Establishing Digital Trust: Don't Sacrifice Security for Convenience
A sobbing John Zuccarini pleaded guilty Wednesday afternoon to 49 counts of using domain names to direct minors to sexually explicit content.
The former millionaire Web scam operator is the first person convicted under the Truth in Domain Names Act, a new law that makes it a crime to use a misleading Web address to direct children to pornographic Internet sites.
The 56-year-old Zuccarini also entered a guilty plea to having child pornographic images on his computer. As part of his plea bargain, federal prosecutors recommended a sentence of 30-37 months to U.S. District Judge Michael B. Mukasey .
Under the new law, Zuccarini faced a maximum of four years in prison and a $250,000 fine. The child pornography possession charge carried a maximum sentence of 10 years in of jail time and a $250,000 fine. Sentencing is scheduled for February.https://o1.qnsr.com/log/p.gif?;n=203;c=204650394;s=9477;x=7936;f=201801171506010;u=j;z=TIMESTAMP;a=20392931;e=i
The Truth in Domain Names Act was passed by Congress as part of the Protect Act of 2003, which includes a broad range of protections for children. Among the tougher penalties for crimes against children is a provision for criminal sanctions against deceptive adult Internet site operators. It was signed into law earlier this year by President George Bush.
In September, Zuccarini was arrested in Hollywood, Fla., and charged with creating an estimated 3,000 domain names that slightly transposed well known commercial site names popular with children and teenagers such as dinseyland.com for Disneyland.com. Accessing Zuccarini's sites directed users to advertising sites, many of them pornographic.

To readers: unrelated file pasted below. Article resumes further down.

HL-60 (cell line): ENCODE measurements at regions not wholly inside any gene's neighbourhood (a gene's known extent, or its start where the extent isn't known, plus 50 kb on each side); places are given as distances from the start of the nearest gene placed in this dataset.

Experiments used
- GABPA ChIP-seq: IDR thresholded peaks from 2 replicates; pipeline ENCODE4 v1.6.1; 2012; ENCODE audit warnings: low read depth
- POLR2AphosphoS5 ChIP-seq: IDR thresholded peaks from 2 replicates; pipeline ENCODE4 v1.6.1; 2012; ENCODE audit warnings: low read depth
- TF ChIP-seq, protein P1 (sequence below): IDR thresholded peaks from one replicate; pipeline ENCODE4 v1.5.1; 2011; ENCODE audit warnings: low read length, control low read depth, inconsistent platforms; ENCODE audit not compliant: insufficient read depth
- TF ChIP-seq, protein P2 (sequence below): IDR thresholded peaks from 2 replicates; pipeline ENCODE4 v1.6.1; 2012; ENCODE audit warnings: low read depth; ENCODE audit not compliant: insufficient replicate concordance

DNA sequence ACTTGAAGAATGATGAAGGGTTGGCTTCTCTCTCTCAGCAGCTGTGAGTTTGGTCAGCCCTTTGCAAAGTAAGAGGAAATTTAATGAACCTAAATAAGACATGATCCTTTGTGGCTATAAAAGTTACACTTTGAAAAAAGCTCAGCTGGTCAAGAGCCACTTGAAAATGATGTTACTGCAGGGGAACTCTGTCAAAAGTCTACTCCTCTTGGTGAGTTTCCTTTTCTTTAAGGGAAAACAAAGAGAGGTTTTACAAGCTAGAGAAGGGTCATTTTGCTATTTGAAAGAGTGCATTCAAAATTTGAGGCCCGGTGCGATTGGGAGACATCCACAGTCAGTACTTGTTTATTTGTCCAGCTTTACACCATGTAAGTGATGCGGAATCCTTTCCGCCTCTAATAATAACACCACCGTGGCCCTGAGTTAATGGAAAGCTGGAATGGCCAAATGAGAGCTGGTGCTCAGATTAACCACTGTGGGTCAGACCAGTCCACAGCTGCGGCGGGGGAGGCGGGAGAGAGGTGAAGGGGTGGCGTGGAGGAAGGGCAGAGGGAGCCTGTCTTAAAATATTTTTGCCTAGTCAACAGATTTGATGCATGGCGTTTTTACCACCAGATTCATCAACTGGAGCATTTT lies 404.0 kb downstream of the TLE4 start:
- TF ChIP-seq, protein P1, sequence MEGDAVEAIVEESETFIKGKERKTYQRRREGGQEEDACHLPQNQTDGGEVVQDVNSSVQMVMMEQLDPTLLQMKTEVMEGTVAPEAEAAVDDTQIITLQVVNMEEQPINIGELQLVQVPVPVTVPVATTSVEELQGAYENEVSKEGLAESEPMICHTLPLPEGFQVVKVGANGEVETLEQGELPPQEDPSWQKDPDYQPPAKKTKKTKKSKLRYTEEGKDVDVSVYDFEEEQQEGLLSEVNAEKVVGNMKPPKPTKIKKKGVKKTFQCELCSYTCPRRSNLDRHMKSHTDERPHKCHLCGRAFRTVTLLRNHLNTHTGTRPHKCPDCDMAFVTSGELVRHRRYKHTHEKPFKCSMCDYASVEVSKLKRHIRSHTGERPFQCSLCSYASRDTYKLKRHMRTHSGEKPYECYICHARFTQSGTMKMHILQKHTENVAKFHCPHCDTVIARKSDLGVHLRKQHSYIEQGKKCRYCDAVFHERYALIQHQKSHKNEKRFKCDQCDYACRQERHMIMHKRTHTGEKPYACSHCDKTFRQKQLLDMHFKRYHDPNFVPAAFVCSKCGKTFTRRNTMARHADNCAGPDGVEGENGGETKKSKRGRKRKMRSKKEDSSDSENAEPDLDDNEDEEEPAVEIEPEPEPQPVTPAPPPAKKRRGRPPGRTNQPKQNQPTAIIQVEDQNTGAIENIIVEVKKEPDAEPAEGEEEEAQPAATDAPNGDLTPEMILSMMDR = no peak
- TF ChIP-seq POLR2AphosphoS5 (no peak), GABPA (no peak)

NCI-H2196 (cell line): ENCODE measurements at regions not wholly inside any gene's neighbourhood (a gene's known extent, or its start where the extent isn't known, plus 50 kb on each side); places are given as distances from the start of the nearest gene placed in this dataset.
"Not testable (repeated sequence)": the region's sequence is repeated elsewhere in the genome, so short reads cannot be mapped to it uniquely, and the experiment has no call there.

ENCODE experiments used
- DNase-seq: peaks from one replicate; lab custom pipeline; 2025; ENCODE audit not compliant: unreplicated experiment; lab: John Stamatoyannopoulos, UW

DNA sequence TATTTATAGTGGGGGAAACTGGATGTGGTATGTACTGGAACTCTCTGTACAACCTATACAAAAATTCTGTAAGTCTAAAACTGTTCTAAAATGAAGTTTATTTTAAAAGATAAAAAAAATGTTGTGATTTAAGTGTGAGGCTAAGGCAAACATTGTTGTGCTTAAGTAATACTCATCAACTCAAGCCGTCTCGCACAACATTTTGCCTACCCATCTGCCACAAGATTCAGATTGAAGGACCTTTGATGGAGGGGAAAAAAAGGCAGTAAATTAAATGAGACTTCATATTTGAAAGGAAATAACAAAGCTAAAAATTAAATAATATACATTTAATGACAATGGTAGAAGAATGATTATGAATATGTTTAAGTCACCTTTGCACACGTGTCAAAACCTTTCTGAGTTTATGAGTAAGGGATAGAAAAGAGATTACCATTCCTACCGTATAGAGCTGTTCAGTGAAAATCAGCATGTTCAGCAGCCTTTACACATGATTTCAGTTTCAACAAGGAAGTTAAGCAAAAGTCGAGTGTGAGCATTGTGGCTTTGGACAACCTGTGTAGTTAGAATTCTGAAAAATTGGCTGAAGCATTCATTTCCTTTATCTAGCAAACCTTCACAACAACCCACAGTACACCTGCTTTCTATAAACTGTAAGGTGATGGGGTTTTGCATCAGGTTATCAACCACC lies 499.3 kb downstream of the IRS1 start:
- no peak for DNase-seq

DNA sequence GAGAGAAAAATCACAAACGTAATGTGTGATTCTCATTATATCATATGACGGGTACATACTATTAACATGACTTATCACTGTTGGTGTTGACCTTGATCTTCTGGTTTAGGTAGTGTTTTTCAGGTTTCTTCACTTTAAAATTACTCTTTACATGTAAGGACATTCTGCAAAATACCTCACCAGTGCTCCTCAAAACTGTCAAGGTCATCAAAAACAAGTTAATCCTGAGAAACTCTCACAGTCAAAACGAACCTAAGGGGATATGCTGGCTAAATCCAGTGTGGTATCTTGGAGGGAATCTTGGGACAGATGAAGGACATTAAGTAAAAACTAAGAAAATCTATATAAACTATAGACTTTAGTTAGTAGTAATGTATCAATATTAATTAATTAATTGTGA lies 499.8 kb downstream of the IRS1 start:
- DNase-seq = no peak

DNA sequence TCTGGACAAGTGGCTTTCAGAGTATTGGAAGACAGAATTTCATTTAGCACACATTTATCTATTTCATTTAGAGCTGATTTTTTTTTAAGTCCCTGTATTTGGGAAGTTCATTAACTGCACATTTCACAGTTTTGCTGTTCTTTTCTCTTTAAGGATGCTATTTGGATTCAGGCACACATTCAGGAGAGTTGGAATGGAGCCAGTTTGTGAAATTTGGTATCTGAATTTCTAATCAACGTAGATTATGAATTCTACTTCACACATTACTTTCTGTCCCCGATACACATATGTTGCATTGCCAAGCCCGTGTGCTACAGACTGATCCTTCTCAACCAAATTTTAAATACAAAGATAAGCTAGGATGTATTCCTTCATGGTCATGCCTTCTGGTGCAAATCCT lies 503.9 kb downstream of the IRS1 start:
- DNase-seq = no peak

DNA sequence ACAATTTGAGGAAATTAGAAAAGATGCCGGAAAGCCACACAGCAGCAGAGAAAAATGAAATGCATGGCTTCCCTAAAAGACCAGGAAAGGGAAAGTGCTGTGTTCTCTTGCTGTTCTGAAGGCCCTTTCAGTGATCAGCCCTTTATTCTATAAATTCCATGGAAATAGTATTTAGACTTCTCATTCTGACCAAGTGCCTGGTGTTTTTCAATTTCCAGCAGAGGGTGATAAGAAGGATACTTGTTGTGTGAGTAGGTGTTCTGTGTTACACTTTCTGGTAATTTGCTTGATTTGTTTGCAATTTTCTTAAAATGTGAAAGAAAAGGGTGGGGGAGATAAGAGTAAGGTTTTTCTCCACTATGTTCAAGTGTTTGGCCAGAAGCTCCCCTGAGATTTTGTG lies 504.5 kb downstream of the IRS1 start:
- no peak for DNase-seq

Prosecutors said the advertising sites paid Zuccarini as much as $1 million a year for directing traffic to their sites. At the time of his arrest, Zuccarini owned at least 3,000 Internet addresses.
Zuccarini has long been a target of law enforcement officials. Last year, he was ordered by a federal court to stop a similar scheme that bombarded those who mistyped Web addresses with gambling pop-up ads and then directed them to pornographic sites.
In 2001, the Federal Trade Commission (FTC) charged Zuccarini with using more than 5,500 copycat URLs to trick Web surfers. The FTC action led to a court order requiring him to pay back $1.8 million in "ill-gotten gains."
According to the 2001 FTC complaint, Zuccarini registered domain names that were misspellings of legitimate domain names or that incorporate transposed or inverted words or phrases. For example, he registered 41 variations on the name of teen pop star, Britney Spears. Surfers who misspelled a Web address for Spears were then directed to one of Zuccarini's sites.
There, they were hit with a rapid series of windows displaying ads for goods and services ranging from Internet gambling to pornography. An FTC investigator entered one of Zuccarini's copycat domain names, annakurnikova.com, and 29 browser windows opened automatically. In some cases, the legitimate site to which the consumer was attempting to go was also launched, so that consumers thought the hailstorm of ads to which they were being exposed was from a legitimate Web site.
Once consumers got to one of Zuccarini's sites, it was very difficult for them to exit. In a move called "mousetrapping," special programming code at the sites obstructed surfers' ability to close their browser or go back to the previous page. Clicks on the "close" or "back" buttons cause new windows to open.